A Kid, A Camera and A Big Idea

 
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Movie making is no longer the realm of the big names like Baz Luhrmann, SirPeter Jackson and George Lucas.  Technology has now put the tools into thehands of our students and for six years Tropfest, the world's largest shortfilm festival, has held Trop Jr for film-makers 15 and underhttp://tropfest.com/au/trop-jr/. Producing a video is a common assessmenttask in a range of circumstances, not to mention the accessibility ofYouTube!  But while having the tools and an audience are essential, havingthe know-how or access to someone with the know-how to make the movie standabove others is the critical intermediary step.  This book provides that.Author Claire Dicarlo is both an actress and a film-maker and her passion isto get kids to tap into their imaginations, and have the courage to sharetheir stories with others through film.  While she has founded Buzz MovieMakers in Melbourne and has made over 1000 short films with children, sherealised that there were many who could not access her expertise so thisbook is the result of trying to reach them.  It is a stand-alonestep-by-step guide.

Comprising 27 chapters full of information, explanations, tips, tricks andthe stories of real kids and a DVD that puts the words into practice so thereader can see what to do, it is the ideal resource for the buddingmovie-maker, the art faculty or anyone wanting to take their movie from'home-movie" to professional.  Claire speaks directly to the reader as shewrites, starting at the very beginning of the process by having themconsider why they want to make the movie.  What is its purpose?  Is it topersuade, inform or entertain and how do they want their audience to feel asa result of viewing it.  Is it take them to a different place or a differenttime? These decisions are the foundation of any movie (or writing).   Shediscusses how to come up with a great idea, how to structure the story welland how to write a script. There is even a chapter about how to enter amovie festival and another that enables them to ensure they comply withcopyright in both production and screening. It is much more than a technicaldiary. The information is in short chunks, headings are in question formatand there are photos and illustrations throughout.  Tips, examples, casestudies and worksheets for the reader to jot down their own ideas accompanyeach chapter.While Claire's target audience is kids from 9-13 and it is written so thatthey can follow it independently to make their own film, this resource has areal appeal for those like me who would love to get students doing this,starting with a book trailer, but just don't have the expertise becausemovie-making wasn't an accessible skillset for us as we learned our teachingcraft.   There is a place for this both on the general shelves as well asthe Teachers' Resources section and there would be many parents who wouldwelcome its suggestion as a gift for their budding film-maker.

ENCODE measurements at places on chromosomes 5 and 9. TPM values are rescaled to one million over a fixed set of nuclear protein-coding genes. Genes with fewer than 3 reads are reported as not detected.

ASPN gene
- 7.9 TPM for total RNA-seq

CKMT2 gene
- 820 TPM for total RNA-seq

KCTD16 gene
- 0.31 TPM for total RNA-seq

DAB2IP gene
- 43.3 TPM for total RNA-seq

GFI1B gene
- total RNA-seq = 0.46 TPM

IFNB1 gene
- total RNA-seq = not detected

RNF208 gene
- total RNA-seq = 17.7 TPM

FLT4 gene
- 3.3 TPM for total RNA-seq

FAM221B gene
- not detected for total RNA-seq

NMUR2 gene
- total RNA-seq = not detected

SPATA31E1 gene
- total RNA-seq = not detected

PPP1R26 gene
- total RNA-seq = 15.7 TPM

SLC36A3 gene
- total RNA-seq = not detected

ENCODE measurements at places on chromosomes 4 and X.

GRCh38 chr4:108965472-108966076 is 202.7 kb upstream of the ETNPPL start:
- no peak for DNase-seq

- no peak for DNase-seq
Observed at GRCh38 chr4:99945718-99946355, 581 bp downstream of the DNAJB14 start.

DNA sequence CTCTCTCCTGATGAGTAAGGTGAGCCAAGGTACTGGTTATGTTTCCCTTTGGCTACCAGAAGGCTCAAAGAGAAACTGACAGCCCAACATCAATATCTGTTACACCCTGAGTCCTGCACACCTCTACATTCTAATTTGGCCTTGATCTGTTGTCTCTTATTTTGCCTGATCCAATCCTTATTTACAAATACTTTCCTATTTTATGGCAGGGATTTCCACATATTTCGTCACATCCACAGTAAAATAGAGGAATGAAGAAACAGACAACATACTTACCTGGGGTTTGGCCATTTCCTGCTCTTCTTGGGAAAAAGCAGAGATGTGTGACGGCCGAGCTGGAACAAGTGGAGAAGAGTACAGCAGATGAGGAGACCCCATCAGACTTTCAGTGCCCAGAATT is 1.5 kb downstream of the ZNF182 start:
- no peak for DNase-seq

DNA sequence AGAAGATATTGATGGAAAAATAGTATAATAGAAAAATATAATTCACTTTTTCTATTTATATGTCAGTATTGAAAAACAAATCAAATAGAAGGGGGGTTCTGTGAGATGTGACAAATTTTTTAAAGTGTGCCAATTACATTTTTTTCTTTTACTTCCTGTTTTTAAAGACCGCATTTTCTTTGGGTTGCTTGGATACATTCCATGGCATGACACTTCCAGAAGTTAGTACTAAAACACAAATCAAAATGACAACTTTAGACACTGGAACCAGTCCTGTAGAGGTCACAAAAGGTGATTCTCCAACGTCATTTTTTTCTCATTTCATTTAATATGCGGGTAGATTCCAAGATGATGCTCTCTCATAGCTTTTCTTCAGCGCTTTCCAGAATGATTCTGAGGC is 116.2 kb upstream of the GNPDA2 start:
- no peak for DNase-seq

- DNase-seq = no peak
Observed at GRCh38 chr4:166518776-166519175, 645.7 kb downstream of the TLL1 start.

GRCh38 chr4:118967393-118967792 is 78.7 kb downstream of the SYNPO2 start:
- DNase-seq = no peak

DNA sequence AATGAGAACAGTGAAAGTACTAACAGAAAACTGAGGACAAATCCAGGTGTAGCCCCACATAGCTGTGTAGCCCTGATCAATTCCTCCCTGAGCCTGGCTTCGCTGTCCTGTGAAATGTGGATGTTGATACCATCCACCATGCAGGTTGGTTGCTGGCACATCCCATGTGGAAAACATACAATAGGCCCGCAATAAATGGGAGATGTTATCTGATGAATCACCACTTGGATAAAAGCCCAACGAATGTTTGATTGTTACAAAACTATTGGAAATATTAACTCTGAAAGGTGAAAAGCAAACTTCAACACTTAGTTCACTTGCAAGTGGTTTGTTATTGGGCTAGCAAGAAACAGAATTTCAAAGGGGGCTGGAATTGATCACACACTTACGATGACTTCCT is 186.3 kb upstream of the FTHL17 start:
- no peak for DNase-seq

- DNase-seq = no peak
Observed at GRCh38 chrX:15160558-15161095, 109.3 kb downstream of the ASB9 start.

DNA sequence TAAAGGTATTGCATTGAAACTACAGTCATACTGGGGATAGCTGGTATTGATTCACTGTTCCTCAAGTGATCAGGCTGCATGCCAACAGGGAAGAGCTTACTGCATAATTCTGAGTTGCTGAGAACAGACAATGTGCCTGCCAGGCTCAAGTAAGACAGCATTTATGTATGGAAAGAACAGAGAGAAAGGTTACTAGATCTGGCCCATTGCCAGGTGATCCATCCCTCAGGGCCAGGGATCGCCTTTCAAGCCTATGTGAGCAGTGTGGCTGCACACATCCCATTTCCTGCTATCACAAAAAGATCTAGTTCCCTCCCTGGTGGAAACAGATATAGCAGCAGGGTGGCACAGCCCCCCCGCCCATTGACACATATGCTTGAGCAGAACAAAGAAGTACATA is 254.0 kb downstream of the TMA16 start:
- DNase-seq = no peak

Crowd-sourced through Pozible http://www.pozible.com/project/174935 (have alook to see how much putting such a project together costs) it is anexcellent result for those who invested.

220 pages  9780987563408   Ages 10 and up

Recommended by:  Barbara Braxton, Teacher Librarian, New South Wales Australia

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